Panagia Blachernitissa

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The Panagia of Blachernitissa (Gr. Παναγία η Βλαχερνίτισσα), also known as Blachernae, Vlachernae, or Vlahernon, is a 7th century Byzantine icon from Constantinople preserved in the imperial palace of Blachernai. The icon, according to tradition, was not written; rather, it was made from a composition of wax and the ashes of 6th-century martyred Christians.[1] Within the Church, there is only one other icon of this type—see the icon of Archangel Michael of Mantamados. The icon of Blachernitissa is currently located in Russia at the Tretyakov Gallery.

Name ambiguity

It is possible that the Blachernitissa and the Blachernae might not be one and the same icon. There are two places with the name "Blachernae." The first location is in Constantinople and is most commonly spelt with a 'B', and the second is a municipality in the prefecture of Arta, Greece. It is most commonly spelt with a 'V'.


  • The Church of Panagia of Blachernae, Constantinople
The best known and most celebrated shrine of the Holy Virgin in Constantinople is the church of Panagia of Blachernae. Blachernai is near the northern tip of the walls of Theodosios built by the Empress Pulcheria (ca. 450). The circular chapel (the Soros), was built by Emperor Leo I (457-474) next to the church to hold the robe of the Virgin Mary, brought from Palestine in 473. The chapel of the Virgin's robe was covered in silver and considered a "reliquary of architectural dimensions." Lay people were not allowed inside but could pray in the main church.[2] There was a specific icon, the Panagia Hagiosoritissa, associated with this shrine.[3] The church was burnt down in 1070 and rebuilt by the year 1077 either by Romanos IV Diogenes (1067-71) or Michael VII (1071-87) and then destroyed again in 1434. Next to it was a bathhouse where a spring flowed Panagia of the Life Giving Spring, and which still flows in the modern church on the site.[4]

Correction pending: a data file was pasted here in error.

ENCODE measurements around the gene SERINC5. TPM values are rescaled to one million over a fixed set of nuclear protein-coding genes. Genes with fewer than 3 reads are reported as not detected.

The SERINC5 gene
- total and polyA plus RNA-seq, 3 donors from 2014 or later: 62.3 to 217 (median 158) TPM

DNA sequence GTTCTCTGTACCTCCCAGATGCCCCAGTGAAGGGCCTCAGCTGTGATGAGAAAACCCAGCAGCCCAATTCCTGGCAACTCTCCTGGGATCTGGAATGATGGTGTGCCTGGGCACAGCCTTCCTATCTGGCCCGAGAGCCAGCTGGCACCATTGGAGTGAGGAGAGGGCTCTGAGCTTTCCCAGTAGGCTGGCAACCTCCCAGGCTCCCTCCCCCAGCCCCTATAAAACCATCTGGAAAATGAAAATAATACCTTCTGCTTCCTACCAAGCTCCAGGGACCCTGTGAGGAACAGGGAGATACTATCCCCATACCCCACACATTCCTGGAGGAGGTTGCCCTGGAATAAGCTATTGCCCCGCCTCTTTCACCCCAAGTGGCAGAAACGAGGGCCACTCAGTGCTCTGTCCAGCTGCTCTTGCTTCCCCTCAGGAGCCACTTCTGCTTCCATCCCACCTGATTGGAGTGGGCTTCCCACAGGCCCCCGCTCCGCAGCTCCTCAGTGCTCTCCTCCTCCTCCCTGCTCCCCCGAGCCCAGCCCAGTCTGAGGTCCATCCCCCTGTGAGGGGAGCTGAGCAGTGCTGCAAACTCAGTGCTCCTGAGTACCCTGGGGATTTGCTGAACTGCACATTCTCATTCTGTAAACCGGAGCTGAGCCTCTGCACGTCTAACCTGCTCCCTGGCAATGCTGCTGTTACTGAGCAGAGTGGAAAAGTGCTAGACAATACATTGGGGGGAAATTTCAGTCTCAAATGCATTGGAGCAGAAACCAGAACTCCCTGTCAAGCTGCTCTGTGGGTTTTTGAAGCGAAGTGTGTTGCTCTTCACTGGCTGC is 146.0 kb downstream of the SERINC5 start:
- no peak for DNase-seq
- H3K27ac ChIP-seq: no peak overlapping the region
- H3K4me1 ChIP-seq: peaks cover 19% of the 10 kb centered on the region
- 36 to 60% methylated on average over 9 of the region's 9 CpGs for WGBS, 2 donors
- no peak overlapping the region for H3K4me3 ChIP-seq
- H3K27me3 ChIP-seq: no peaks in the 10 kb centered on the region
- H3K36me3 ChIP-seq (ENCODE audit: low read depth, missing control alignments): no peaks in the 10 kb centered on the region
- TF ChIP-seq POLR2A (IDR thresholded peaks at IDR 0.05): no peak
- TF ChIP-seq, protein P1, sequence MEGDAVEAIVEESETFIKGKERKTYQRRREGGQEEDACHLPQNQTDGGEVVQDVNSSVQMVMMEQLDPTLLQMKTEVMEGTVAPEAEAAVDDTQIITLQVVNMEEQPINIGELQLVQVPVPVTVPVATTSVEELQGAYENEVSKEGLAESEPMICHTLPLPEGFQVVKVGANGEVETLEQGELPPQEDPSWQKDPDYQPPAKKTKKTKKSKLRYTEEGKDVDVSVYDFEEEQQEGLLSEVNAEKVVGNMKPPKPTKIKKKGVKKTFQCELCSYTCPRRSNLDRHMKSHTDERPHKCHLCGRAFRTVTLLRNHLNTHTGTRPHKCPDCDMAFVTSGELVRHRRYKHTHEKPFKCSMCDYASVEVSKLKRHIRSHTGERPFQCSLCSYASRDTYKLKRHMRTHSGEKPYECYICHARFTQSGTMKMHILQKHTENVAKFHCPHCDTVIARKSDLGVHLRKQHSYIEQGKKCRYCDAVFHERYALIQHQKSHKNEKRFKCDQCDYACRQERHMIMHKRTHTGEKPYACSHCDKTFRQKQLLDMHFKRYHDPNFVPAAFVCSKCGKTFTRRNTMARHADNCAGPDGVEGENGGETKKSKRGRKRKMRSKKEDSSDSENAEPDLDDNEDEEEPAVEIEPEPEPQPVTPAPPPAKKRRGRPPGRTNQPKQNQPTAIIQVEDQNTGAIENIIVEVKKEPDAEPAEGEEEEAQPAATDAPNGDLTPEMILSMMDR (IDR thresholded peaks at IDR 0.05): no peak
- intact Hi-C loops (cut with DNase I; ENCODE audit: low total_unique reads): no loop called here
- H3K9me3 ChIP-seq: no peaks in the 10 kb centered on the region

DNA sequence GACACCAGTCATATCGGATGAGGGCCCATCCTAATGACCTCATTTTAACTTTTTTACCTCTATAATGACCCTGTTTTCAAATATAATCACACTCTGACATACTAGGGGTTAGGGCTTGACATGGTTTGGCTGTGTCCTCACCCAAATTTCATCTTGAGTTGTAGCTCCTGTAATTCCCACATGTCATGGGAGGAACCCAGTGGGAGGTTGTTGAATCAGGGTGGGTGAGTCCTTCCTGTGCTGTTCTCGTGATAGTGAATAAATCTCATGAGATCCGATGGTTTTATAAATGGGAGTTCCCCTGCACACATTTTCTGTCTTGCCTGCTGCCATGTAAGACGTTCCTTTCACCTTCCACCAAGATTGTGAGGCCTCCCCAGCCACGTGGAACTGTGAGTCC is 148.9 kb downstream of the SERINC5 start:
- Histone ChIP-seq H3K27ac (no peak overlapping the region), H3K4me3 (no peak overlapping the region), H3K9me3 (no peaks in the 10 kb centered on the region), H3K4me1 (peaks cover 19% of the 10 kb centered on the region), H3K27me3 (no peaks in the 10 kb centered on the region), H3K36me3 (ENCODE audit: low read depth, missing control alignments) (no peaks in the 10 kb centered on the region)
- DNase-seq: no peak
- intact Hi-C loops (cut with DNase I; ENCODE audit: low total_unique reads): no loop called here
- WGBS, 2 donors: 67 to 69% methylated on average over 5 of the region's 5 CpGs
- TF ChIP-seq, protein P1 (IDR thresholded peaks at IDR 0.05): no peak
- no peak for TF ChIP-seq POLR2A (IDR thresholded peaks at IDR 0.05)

From the time of the Patriarch Timotheos [511-18] there was a procession—the "panhgur j"—which would take place every Friday from Blachernai to the Church of the Chalkoprateia, near Hagia Sophia, at the other end of the city.[5]

  • The Church of Vlacherna, Peloponneso
A majestic 12th century church decorated with beautiful frescoes of St. John the Baptist.
  • The Church of Vlacherna, Pontikonisi (Corfu, Greece)
  • Isle of Dias, village of Kalligata (Kefalonia, Greece)



  1. Blachernitissa at Wikipedia
  2. ODB 3:1929.
  3. ODB 3:2171.
  4. Oxford Dictionary of Byzantium (ODB) 1:293; Janin, Eglises CP, 161-71 and the end map entitled "Byzance Constantinople," ref. D2; George P. Majeska, Russian Travelers to Constantinople in the Fourteenth and Fifteenth Centuries, (Washington, D.C.: 1984), 333-337.
  5. Janin, Eglises CP, 177.


External links